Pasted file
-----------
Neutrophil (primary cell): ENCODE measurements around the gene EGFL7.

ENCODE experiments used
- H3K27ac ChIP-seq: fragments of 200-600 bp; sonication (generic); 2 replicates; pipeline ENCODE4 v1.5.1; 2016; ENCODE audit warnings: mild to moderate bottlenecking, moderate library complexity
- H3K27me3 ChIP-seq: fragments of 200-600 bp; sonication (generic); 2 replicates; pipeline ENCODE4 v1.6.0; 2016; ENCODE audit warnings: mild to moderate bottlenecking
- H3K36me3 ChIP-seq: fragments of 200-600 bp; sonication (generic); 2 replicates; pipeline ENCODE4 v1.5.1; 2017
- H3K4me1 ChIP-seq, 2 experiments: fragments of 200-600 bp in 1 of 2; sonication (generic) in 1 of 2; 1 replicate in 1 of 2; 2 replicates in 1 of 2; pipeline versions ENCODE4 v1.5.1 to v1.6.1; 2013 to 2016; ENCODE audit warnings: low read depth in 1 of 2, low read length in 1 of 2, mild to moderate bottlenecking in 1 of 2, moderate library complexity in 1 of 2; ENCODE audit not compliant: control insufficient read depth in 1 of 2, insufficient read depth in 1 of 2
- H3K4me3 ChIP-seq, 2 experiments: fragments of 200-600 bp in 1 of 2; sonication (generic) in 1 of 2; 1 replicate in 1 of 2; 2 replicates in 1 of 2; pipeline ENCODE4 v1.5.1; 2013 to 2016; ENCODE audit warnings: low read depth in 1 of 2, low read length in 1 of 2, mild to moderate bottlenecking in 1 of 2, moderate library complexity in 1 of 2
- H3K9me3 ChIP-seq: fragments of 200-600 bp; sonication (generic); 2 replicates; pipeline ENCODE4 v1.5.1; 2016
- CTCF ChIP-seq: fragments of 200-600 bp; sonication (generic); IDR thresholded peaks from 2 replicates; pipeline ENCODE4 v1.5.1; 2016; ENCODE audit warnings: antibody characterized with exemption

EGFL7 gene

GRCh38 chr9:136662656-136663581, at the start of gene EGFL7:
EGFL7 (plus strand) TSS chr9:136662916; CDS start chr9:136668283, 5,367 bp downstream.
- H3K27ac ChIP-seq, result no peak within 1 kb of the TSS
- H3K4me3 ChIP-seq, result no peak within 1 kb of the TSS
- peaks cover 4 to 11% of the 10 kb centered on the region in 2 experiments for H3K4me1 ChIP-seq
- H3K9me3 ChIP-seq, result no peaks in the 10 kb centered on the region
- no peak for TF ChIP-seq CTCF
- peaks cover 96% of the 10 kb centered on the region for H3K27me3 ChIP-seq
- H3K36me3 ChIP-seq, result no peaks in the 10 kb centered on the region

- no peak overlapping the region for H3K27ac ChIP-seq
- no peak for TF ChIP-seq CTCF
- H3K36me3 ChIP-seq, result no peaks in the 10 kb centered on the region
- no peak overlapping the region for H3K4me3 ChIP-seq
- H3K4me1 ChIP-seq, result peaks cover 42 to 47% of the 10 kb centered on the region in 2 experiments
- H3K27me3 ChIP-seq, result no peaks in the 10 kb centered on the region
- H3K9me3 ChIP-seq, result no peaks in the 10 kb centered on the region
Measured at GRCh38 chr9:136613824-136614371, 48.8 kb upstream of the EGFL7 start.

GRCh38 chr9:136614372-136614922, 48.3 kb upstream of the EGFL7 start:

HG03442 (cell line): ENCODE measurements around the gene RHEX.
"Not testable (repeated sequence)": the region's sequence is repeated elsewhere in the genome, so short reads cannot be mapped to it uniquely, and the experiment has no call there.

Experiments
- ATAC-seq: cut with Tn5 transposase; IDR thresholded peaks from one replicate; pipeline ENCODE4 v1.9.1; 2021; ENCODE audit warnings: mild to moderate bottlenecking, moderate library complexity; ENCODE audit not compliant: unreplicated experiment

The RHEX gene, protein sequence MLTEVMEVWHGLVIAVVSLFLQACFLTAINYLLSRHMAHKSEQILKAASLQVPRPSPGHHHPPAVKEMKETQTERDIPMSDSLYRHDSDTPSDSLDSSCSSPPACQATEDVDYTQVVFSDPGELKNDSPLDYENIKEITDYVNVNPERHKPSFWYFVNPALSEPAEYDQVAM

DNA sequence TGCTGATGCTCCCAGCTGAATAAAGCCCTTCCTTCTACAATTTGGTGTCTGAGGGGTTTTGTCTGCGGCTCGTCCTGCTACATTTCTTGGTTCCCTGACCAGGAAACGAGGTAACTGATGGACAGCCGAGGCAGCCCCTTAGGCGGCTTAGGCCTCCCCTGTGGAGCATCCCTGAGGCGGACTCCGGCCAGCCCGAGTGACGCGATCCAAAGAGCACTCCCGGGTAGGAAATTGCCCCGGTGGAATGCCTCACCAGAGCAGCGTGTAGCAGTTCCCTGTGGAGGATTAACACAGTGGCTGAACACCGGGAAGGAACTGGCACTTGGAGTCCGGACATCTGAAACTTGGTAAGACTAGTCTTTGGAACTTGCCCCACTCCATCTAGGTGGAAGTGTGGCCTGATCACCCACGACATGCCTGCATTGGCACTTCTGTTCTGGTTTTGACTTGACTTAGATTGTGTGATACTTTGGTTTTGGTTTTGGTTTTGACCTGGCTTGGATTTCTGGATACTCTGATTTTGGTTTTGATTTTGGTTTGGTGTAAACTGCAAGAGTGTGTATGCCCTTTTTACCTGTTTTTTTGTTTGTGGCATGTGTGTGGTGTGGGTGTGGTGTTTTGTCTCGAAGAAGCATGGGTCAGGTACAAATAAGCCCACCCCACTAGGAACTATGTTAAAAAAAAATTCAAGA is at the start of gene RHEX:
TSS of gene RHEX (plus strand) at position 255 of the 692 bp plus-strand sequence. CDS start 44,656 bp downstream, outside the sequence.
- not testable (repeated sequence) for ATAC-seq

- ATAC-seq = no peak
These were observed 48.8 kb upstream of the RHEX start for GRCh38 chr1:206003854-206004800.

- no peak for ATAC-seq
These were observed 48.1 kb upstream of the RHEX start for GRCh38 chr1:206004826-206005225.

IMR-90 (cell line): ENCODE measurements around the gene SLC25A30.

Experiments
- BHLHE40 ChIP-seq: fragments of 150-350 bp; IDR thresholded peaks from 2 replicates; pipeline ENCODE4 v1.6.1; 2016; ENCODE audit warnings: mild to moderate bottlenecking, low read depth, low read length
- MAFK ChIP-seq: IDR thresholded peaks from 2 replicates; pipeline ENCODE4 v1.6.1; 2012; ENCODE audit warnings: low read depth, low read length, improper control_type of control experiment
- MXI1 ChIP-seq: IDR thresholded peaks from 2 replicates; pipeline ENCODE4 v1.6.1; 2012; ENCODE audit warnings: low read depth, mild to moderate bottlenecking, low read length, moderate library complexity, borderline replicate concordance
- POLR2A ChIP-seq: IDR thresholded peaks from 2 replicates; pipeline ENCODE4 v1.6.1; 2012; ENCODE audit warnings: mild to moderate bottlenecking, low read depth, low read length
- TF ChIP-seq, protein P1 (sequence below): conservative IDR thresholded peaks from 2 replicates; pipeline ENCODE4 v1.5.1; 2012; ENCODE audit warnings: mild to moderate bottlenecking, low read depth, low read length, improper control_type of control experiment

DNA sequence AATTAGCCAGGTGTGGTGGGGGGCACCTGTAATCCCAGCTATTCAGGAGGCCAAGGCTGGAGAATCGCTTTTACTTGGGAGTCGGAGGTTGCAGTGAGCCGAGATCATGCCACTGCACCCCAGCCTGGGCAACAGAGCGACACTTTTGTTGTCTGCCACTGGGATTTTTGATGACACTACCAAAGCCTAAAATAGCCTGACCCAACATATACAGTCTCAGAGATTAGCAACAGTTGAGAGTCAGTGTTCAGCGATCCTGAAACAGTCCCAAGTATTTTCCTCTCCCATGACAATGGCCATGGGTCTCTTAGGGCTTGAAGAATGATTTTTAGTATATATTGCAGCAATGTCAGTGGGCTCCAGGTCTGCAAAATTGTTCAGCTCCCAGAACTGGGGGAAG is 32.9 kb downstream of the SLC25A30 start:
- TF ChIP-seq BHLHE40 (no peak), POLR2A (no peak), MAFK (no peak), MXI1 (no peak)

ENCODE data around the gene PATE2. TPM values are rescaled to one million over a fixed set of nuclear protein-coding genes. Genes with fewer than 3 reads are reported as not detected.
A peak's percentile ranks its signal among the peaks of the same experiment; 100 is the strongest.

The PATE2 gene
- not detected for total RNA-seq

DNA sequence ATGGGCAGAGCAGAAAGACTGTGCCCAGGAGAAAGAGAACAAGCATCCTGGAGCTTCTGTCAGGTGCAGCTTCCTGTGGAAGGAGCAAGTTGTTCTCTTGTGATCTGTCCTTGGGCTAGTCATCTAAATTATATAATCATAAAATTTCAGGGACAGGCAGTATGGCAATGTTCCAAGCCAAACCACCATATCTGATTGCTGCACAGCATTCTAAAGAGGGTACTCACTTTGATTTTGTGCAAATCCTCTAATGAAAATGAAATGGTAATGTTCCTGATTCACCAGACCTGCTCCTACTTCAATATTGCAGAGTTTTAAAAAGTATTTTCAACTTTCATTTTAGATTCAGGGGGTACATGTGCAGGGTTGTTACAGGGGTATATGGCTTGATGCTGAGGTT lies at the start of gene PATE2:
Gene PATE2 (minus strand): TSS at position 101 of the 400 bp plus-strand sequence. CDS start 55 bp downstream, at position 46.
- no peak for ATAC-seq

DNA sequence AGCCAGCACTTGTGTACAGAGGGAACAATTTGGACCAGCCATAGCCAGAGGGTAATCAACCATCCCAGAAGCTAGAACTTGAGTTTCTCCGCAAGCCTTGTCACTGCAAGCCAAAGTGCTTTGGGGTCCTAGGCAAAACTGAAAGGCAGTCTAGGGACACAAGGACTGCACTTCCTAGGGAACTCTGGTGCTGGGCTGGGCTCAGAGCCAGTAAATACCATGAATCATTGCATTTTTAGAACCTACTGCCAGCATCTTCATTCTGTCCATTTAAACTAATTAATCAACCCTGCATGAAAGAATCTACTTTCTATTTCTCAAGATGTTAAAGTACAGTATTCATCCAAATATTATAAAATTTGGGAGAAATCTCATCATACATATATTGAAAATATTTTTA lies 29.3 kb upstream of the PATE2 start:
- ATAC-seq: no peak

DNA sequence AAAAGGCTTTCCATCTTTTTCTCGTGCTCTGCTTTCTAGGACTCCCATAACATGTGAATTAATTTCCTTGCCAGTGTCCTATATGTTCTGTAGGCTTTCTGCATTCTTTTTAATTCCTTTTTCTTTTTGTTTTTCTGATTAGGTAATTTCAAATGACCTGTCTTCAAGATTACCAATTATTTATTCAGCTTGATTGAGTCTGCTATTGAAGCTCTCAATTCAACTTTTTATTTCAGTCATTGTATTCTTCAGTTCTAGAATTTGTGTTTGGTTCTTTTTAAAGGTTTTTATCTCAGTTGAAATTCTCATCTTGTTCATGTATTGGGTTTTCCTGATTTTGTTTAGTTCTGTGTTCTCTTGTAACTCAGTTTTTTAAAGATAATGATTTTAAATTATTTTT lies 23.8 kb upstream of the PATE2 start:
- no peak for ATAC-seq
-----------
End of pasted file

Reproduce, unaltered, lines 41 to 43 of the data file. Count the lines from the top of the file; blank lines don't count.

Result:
IMR-90 (cell line): ENCODE measurements around the gene SLC25A30.

Experiments
- BHLHE40 ChIP-seq: fragments of 150-350 bp; IDR thresholded peaks from 2 replicates; pipeline ENCODE4 v1.6.1; 2016; ENCODE audit warnings: mild to moderate bottlenecking, low read depth, low read length